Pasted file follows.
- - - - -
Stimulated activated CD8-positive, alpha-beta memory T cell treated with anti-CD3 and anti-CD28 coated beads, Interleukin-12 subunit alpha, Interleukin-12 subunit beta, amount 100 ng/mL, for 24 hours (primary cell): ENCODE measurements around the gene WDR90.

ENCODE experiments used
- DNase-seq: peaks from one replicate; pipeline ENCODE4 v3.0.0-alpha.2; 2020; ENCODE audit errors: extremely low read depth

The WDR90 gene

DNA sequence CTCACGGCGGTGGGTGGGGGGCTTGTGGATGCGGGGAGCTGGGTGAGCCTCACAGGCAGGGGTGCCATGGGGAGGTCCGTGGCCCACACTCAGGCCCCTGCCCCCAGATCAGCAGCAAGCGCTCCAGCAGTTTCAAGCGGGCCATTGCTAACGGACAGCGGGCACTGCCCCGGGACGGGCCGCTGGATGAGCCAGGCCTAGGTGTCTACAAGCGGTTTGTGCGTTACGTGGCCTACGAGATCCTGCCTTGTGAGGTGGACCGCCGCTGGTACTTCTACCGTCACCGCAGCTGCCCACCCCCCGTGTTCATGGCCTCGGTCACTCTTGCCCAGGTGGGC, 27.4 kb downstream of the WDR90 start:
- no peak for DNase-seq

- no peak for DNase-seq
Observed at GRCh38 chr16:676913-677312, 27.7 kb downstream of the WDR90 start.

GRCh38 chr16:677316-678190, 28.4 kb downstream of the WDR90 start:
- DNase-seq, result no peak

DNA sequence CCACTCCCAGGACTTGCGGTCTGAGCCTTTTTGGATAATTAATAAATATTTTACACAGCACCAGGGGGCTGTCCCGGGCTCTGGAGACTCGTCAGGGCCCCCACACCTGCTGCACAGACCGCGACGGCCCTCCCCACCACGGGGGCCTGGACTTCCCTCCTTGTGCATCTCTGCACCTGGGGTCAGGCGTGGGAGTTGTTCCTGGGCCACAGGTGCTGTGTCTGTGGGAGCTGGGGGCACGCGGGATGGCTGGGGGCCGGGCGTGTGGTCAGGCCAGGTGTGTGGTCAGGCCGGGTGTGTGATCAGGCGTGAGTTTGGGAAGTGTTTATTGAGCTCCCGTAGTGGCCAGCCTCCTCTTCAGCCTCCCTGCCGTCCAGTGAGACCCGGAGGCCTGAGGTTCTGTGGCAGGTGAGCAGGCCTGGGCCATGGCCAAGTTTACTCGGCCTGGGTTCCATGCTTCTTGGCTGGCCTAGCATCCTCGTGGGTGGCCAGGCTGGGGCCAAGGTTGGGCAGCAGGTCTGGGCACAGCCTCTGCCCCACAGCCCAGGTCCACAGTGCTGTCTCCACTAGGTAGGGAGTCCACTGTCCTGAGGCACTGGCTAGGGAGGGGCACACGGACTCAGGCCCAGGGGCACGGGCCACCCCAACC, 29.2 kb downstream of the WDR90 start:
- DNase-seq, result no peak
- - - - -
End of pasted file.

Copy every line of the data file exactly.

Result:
Stimulated activated CD8-positive, alpha-beta memory T cell treated with anti-CD3 and anti-CD28 coated beads, Interleukin-12 subunit alpha, Interleukin-12 subunit beta, amount 100 ng/mL, for 24 hours (primary cell): ENCODE measurements around the gene WDR90.

ENCODE experiments used
- DNase-seq: peaks from one replicate; pipeline ENCODE4 v3.0.0-alpha.2; 2020; ENCODE audit errors: extremely low read depth

The WDR90 gene

DNA sequence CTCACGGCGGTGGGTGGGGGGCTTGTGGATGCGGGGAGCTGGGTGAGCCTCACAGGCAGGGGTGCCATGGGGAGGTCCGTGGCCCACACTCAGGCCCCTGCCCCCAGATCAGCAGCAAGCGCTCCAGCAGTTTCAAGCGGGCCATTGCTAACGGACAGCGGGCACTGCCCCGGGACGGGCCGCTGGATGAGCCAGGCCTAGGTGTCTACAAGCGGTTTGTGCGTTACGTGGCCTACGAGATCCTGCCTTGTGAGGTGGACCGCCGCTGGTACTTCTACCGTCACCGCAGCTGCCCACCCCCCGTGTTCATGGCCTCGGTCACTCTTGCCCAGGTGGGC, 27.4 kb downstream of the WDR90 start:
- no peak for DNase-seq

- no peak for DNase-seq
Observed at GRCh38 chr16:676913-677312, 27.7 kb downstream of the WDR90 start.

GRCh38 chr16:677316-678190, 28.4 kb downstream of the WDR90 start:
- DNase-seq, result no peak

DNA sequence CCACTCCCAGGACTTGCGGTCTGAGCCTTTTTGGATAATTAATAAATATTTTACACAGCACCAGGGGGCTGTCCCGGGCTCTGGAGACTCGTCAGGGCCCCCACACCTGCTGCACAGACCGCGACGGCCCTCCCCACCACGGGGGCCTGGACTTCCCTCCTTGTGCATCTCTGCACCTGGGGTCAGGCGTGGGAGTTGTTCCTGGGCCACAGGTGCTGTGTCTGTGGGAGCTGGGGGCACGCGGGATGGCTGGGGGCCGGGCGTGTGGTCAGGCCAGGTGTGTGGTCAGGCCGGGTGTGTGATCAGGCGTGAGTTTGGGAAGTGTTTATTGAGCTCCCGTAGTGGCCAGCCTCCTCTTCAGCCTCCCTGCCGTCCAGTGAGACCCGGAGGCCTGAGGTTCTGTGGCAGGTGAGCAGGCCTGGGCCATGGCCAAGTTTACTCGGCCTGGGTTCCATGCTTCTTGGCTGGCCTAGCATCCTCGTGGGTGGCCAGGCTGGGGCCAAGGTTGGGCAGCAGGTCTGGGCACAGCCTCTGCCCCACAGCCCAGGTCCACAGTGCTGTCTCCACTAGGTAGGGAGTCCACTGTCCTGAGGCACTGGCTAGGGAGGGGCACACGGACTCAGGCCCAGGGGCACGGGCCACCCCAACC, 29.2 kb downstream of the WDR90 start:
- DNase-seq, result no peak